Are you an emerging AAPI filmmaker? If so, then this post is for you!
HBO announced today Asian Pacific American Visionaries, an exciting new opportunity for young AAPI filmmakers. APA Visionaries is a short film contest specifically geared towards emerging AAPI directors who use the medium of short film (either narrative or documentary) to explore the AAPI experience.
Filmmakers are invited to submit their shorts prior to the November 7th deadline.
A panel of film-making experts will select three winners from the pool of submitted films. Winning films will air at the Los Angeles Asian Pacific Film Festival in April 2017, and the film will be licensed to be distributed through HBO on-air or streaming outlets during APA Heritage Month in May 2017.
An additional cash prize will be awarded to each of the winning filmmakers, and HBO will also provide travel money so that filmmakers can attend their film’s premiere at LAAPFF.
This week, the Twittersphere became embroiled in discourse (through #whitewashedOUT) over mainstream Hollywood’s Whitewashing of several traditionally Asian and Asian American characters — including the casting of Emma Stone as Allison Ng in Cameron Crowe’s Aloha, Scarlett Johansson as Major Motoko Kusanagi in the upcoming Ghost in the Shell live-action adaptation, and Tilda Swinton as The Ancient One in Marvel’s Dr. Strange. While discourse is important to activate and engage the community, I’ve long felt that our community must do more: we disentangle ourselves from considering only popular culture media, and throw more of our support towards independent AAPI actors and filmmakers.
Along these lines, KQED — a public access radio and television station servicing Northern California — has put together a playlist of student films for 2016’s Asian and Pacific Islander American Heritage Month. The films were originally aired as part of the station’s Film School Shorts, a half-hour program which showcases student film projects. Assembled as a Film School Shorts APAHM2016 playlist, the collection highlights eleven fantastic short films by student filmmakers who span the AAPI diaspora. Included in the lineup are shorts like the Student Academy Award-winning Above the Sea, as well as and Pagpag (The Refuse), directed by John Paul Su, who was named the Director Guild of America’s Best Asian-American Filmmaker for his work on the short. My personal favourites are the quirky So You’ve Grown Attached by Kate Tsang, and the adorable heart-warming animated short Steadfast Stanley.
2015 has been an interesting year for me.
I’ve always identified as a proud fangirl – a lover and connoisseur of all things in nerd and pop culture. I’ve routinely brought my fandom into my writing with pieces that explore the intersection of race and gender with film, television, and comic books. I’ve done my fair share of live-tweeting Walking Dead episodes, and I’ve geeked out with the best of them over comic book superheroes and their live-action incarnations.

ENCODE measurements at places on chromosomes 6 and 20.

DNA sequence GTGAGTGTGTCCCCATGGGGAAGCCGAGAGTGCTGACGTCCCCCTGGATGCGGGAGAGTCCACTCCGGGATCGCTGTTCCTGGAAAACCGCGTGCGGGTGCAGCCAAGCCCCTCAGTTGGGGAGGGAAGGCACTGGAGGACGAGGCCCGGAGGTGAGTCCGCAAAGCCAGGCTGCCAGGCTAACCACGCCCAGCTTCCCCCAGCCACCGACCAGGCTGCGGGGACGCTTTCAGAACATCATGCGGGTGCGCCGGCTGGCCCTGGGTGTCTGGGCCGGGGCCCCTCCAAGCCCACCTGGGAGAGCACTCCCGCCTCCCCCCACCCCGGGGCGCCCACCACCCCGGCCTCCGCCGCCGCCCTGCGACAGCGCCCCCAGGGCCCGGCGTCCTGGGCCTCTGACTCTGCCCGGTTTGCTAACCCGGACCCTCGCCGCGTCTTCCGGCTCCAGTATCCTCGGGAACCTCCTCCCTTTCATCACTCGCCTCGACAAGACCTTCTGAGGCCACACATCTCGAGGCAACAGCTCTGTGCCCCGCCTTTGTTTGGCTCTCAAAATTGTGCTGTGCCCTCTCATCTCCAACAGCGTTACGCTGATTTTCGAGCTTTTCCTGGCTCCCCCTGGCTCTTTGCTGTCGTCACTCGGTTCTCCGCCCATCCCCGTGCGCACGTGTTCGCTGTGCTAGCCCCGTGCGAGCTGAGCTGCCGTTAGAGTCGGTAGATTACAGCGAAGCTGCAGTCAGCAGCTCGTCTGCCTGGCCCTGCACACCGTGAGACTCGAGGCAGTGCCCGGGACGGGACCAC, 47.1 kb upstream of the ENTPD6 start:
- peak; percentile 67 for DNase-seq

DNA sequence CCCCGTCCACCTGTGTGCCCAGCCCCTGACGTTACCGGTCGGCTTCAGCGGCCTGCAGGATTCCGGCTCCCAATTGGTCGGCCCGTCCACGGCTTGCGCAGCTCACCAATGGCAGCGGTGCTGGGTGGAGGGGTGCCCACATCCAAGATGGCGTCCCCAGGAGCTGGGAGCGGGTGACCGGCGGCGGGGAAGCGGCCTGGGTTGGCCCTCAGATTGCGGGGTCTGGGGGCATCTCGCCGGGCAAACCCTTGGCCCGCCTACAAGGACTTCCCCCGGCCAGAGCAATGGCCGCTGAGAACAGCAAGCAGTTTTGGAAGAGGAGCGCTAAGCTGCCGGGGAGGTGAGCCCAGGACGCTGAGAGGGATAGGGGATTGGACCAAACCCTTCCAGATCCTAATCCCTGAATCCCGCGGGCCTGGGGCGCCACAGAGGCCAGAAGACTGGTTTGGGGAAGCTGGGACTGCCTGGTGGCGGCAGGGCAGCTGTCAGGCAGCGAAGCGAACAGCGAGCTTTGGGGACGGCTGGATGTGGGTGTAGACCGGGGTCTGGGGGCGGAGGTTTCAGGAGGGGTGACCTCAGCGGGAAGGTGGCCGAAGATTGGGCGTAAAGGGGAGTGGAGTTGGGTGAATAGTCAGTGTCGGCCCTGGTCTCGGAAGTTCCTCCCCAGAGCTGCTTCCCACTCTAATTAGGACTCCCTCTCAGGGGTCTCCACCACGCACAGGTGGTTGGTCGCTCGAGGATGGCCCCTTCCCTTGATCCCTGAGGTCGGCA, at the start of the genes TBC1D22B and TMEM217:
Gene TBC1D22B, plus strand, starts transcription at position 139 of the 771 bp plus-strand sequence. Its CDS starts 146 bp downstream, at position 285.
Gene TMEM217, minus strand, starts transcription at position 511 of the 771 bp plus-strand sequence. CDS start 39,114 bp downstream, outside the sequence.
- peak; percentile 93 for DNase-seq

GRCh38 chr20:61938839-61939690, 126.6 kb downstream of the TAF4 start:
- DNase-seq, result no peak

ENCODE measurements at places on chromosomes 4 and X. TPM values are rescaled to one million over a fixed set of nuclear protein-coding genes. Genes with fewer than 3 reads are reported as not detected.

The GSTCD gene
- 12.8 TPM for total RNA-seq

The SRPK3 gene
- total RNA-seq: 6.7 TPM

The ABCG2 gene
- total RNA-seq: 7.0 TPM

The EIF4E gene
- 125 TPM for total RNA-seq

But in the last year, I’ve grown disenchanted with mainstream media. I’ve grown to hate the hype. Above all, I’ve developed a frustration with mainstream studios, and our preoccupation as communities of colour with major studio blockbuster films as a backdrop for enacting social justice and racial equality.
We’ve finally entered December of 2015, and I have one end-of-the-year prediction to make: expect a deluge of year-in-review think pieces calling 2015 a Renaissance Year for the Asian American actor. Hell, a lot of these articles have already been written. There’s this one. And, this one. Oh, and this one. Hell, I’ll probably even write one before this year is out.
It’s safe to say that if you’re an Asian American who cares about seeing Asian American actors get work, 2015 was the year for you. Fresh Off The Boat is midway through their critically acclaimed second season and celebrating news of a full season order. In contrast to the multi-cam format of FOTB, Ken Jeong debuted a refreshingly conventional family sitcom in Dr. Ken, bringing ABC’s Asian American-led primetime sitcom offerings to two. On Sundays, ABC also airs Quantico, which stars the impeccably-coifed Priyanka Chopra as an FBI recruit- turned-agent- turned-fugitive (check out recurring guest contributor Lakshmi Gandhi’s weekly recaps of Quantico every Monday morning right here on Reappropriate). And, over at Netflix, Aziz Ansari stars in Master of None, a show he co-created with producer Alan Yang.
But what if you’re an Asian American actor whose name isn’t Ken Jeong or Aziz Ansari? For these folks, Hollywood is still a tough place to find work, where few decision makers can imagine an Asian face being worn by anyone who isn’t the nerd, the ninja, the prostitute, the gangster, or the foreigner.
Now, a really fantastic independent short film — East of Hollywood — uses comedy to explore what it’s really like being a struggling Asian American actor in Hollywood.
The trailer feels like Girls meets This Is Where I Leave You. In She Lights Up Well, Sophie (played by the film’s writer and director, Joyce Wu) is a struggling Asian American actress living in New York City, and whose last big break was for an undocumented massage parlour worker and who is forced by mounting bills to move back home and into her parents’ house in Detroit. “This is just temporary,” Sophie insists to anyone who will listen, “I’m just saving up enough money to move back to New York.”
There, Sophie finds herself drawn into directing the local community theatre’s production of Gilbert & Sullivan’s “The Mikado”, after the company’s original director unexpectedly quits. Compelled to save the production and protect the theatre from closure by city council, and smitten when she reunites with an old high school crush (Zach, played by Sean Kleier), Sophie finds herself on a journey of renewal and self-discovery (trailer after the jump).